Written by 1:48 pm Art

Caribbean gets humanitarian vessel M/V Dawn this hurricane season

As Barbados and other countries within the region brace for an above-average 2022 Atlantic hurricane season, they’ll have additional support from a non-governmental organisation that’s sending a humanitarian ship to help within the event of a disaster.

Executive Director of the Caribbean Disaster Emergency Management Agency (CDEMA) Elizabeth Riley, in the course of the agency’s annual press conference held via Zoom on Thursday, said the region is being supplied with assistance to strengthen its disaster readiness from Global Support and Development (GSD).

She said the Amsterdam-based GSD will “permanently post” the 80-metre humanitarian vessel, M/V Dawn, within the Caribbean.

“This state-of-the-art vessel is provided with an operation centre, an onboard medical facility with a dedicated cold storage laboratory, and a desalination plant with the aptitude to provide as much as 70 000 litres of fresh water,” said Riley.

She added that the “purpose-built and self-sufficient ship . . . will ensure timely and high-quality support to any impacted state without cost to countries within the Caribbean”.

“The vessel may undertake marine survey and salvage operations and allows for the conducting of helideck operations including aircraft refuelling and underslung load cargo transfers as well,” she added.

Riley also announced that CDEMA had commenced preparations for the season in light of an expected 21 named storms, by undertaking a variety of disaster response training programmes for member states.

She said this yr, the agency hosted seven national exercises inside participating states to look at their national plans and ensure arrangements are as they must be, and in addition to discover areas that need strengthening ahead of an event.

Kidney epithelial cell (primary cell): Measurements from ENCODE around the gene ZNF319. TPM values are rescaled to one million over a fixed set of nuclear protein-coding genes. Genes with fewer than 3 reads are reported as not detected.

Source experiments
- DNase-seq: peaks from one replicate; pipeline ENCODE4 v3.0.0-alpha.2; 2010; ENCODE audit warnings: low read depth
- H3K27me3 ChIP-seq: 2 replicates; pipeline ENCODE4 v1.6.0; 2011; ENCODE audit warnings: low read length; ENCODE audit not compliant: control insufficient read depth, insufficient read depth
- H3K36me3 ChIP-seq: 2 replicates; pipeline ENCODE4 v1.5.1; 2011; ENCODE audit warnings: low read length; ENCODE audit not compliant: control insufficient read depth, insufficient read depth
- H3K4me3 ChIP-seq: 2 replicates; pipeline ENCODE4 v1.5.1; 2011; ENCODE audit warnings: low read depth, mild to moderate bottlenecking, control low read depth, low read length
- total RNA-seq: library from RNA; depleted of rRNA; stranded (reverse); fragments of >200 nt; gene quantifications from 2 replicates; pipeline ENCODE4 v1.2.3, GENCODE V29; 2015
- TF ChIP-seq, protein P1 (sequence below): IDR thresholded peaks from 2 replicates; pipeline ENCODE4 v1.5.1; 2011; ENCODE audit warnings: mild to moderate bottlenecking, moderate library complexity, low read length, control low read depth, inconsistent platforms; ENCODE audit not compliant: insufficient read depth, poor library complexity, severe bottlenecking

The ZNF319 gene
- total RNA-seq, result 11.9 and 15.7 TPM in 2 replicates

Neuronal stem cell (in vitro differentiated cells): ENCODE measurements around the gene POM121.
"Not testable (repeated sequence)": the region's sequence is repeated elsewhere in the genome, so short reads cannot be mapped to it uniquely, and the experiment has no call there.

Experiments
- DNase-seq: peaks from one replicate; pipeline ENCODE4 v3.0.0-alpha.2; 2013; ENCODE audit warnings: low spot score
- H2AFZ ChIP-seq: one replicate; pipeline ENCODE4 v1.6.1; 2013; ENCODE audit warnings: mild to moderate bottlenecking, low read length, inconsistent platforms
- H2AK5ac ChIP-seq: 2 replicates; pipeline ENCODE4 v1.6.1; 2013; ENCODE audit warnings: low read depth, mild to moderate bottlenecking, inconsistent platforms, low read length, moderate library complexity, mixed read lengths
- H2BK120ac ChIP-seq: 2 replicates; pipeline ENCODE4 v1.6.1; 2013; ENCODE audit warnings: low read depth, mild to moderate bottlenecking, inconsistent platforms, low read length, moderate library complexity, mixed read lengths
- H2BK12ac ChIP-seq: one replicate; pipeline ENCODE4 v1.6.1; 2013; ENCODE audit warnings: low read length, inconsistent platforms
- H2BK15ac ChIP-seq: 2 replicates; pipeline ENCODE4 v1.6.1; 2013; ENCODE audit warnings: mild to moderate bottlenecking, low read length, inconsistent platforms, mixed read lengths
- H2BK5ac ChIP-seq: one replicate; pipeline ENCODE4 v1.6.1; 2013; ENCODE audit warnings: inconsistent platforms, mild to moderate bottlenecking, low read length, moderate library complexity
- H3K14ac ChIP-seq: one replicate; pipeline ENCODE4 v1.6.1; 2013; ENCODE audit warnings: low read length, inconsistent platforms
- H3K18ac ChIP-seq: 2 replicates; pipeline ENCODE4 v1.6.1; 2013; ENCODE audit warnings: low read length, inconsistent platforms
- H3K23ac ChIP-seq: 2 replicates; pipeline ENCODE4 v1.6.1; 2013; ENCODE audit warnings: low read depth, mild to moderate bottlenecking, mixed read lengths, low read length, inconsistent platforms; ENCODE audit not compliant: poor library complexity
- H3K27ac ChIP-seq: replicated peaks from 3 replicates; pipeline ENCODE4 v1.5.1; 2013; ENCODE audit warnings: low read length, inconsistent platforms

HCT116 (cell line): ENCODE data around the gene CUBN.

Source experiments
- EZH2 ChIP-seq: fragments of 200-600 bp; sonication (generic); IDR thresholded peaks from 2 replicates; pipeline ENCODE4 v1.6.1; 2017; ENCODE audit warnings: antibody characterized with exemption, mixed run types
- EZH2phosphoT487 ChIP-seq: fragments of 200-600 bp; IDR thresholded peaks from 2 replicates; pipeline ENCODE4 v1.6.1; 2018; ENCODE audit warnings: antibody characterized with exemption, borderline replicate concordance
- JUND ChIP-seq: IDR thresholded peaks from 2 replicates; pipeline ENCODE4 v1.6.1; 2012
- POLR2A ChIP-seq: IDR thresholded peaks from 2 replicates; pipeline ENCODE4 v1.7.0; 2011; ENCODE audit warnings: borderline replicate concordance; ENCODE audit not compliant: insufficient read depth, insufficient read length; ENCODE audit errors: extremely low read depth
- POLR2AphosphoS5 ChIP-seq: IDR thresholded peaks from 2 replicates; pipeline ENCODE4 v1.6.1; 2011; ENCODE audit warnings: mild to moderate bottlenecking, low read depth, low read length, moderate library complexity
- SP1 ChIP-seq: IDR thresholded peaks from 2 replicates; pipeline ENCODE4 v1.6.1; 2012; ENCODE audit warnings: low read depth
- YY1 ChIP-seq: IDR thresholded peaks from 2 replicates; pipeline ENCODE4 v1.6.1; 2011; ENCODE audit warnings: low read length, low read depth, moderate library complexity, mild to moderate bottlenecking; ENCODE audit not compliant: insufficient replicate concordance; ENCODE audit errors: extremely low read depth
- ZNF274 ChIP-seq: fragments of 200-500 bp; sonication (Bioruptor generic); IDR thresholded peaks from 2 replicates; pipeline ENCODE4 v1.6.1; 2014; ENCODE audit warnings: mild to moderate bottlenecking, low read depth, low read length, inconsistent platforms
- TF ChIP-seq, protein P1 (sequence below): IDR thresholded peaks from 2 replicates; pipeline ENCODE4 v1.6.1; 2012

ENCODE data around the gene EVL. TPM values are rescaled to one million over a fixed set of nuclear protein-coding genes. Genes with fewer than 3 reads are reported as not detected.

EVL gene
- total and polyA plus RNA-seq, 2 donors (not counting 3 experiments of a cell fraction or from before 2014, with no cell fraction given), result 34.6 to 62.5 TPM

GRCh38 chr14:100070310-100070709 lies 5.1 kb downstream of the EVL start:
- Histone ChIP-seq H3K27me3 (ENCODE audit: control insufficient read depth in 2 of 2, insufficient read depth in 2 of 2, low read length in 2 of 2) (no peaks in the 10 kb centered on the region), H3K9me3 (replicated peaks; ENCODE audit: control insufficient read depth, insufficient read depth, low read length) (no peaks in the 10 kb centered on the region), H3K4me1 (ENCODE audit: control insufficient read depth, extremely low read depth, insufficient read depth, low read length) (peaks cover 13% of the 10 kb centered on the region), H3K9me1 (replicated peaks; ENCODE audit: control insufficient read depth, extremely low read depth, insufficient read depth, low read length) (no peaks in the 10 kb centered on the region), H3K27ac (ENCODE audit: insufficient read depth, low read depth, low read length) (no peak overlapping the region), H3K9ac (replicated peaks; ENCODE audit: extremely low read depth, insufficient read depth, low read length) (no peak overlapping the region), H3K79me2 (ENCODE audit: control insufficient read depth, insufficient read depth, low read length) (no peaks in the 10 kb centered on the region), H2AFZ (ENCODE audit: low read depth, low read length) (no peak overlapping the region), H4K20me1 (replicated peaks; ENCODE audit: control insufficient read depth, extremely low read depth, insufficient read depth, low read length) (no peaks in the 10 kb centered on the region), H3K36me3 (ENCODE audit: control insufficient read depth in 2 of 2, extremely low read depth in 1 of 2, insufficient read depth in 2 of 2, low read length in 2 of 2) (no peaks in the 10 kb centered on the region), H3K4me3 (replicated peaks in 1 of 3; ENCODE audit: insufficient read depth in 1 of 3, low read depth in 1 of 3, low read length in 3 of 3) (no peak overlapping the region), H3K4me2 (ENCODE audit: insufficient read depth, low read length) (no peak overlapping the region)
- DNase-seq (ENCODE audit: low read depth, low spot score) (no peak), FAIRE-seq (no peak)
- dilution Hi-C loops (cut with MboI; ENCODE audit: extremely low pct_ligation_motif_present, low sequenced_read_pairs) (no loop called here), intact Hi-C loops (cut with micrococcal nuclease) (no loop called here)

Riley added that CDEMA has been working with its member states to strengthen their logistics and relief management arrangements.

CDEMA also held its flagship regional Exercise SYNERGY on May 22, which focused on a regional response to a multi-hazard, multi-island impact.

Riley also shared that the agency has also been investing in training emergency response deployment team personnel. She said that in April, 40 individuals were trained to support deployment teams.

The Executive Director also announced that CDEMA has upgraded its internal telecommunications infrastructure with new HF transceivers.

“And you’ll recognise that communication tends to be considered one of the primary areas affected after we are impacted by hazards,” she said.

“In collaboration with the World Food Programme, we’re also within the means of conducting an Emergency Response Workshop for officers of the emergency response agencies in various states, to coach them in the development of mobile storage units and mobile operational offices within the event that that is required.

“Individuals may recall that we mounted a few of these mobile units in St Vincent and the Grenadines just last yr to support the relief management and logistics efforts within the aftermath of La Soufriere,” Riley added.

The CDEMA boss also indicated that the annual CARICOM Disaster Unit Training will probably be held in June. She said CDEMA can even be continuing its Disaster Fighters Campaign, launched in 2021.

The campaign uses Caribbean artistes and cricketers to share key messages through using promotional videos to strengthen community preparedness for weather systems and natural disasters.

“Up to now, based on the statistics, we all know that this campaign has impacted 16 million individuals in 26 countries within the Caribbean region and Central America,” she said.

America-based National Oceanic and Atmospheric Administration (NOAA) is predicting there will probably be between 14 and 21 named storms this season, with six to 10 prone to turn into hurricanes, including three to 6 major hurricanes, that are hurricanes of no less than Category 3 strength.

Riley added that experts predict a 60 per cent likelihood of major hurricanes making landfall within the Caribbean in the course of the 2022 Atlantic hurricane season, but stressed that “it takes just one event to have a big impact and hurricane preparedness is totally critical”.
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